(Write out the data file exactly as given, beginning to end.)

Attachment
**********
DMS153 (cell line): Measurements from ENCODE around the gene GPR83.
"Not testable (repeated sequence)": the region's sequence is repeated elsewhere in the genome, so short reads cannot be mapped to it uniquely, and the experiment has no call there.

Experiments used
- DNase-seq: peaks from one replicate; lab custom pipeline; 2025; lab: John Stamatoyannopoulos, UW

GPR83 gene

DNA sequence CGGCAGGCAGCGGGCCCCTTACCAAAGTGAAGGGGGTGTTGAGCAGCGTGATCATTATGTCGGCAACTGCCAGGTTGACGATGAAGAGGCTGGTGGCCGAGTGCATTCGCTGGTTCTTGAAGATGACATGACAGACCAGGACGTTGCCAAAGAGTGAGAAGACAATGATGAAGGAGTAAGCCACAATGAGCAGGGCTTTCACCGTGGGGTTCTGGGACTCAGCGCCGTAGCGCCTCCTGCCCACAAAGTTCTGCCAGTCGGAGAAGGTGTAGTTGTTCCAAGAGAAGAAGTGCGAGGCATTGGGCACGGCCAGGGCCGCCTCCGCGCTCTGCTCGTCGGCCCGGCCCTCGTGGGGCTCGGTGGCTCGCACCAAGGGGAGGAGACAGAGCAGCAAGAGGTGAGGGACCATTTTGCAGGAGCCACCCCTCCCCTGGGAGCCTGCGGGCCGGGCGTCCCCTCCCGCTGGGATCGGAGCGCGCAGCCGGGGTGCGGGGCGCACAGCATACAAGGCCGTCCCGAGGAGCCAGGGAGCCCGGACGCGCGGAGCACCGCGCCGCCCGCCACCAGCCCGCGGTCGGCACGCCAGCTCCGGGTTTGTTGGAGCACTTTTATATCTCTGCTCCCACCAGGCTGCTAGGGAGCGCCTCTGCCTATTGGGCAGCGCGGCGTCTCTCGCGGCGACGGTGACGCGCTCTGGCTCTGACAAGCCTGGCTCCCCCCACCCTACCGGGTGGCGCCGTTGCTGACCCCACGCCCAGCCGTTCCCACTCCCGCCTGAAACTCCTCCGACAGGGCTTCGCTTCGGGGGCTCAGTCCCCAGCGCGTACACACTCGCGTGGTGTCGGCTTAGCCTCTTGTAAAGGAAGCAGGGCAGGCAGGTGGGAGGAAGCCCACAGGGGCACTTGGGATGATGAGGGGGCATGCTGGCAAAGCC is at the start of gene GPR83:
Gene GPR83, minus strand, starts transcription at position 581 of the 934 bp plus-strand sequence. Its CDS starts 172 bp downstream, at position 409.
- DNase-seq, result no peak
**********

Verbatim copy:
DMS153 (cell line): Measurements from ENCODE around the gene GPR83.
"Not testable (repeated sequence)": the region's sequence is repeated elsewhere in the genome, so short reads cannot be mapped to it uniquely, and the experiment has no call there.

Experiments used
- DNase-seq: peaks from one replicate; lab custom pipeline; 2025; lab: John Stamatoyannopoulos, UW

GPR83 gene

DNA sequence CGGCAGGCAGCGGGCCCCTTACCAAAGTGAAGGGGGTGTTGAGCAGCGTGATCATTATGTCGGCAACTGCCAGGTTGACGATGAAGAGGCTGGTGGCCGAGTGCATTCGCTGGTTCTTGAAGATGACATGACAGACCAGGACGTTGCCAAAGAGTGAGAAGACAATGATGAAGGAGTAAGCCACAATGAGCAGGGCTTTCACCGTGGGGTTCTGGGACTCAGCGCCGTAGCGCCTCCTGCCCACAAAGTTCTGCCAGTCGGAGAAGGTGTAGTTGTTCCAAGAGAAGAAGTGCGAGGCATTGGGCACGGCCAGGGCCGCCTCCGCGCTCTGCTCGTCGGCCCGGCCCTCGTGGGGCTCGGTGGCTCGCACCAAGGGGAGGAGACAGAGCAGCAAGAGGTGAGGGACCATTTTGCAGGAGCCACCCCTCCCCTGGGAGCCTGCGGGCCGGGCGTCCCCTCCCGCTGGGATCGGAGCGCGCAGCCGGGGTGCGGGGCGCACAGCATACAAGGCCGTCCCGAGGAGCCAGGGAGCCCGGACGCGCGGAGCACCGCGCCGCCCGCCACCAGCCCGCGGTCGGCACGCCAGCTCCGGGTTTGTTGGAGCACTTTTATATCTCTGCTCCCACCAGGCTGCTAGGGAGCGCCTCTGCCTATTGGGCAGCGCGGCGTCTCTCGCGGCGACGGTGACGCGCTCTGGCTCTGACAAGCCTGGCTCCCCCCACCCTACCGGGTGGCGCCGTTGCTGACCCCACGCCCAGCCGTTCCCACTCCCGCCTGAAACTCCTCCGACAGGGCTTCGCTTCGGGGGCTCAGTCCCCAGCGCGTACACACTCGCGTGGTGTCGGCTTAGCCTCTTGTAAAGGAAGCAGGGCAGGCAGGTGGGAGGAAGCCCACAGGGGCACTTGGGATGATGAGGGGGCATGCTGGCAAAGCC is at the start of gene GPR83:
Gene GPR83, minus strand, starts transcription at position 581 of the 934 bp plus-strand sequence. Its CDS starts 172 bp downstream, at position 409.
- DNase-seq, result no peak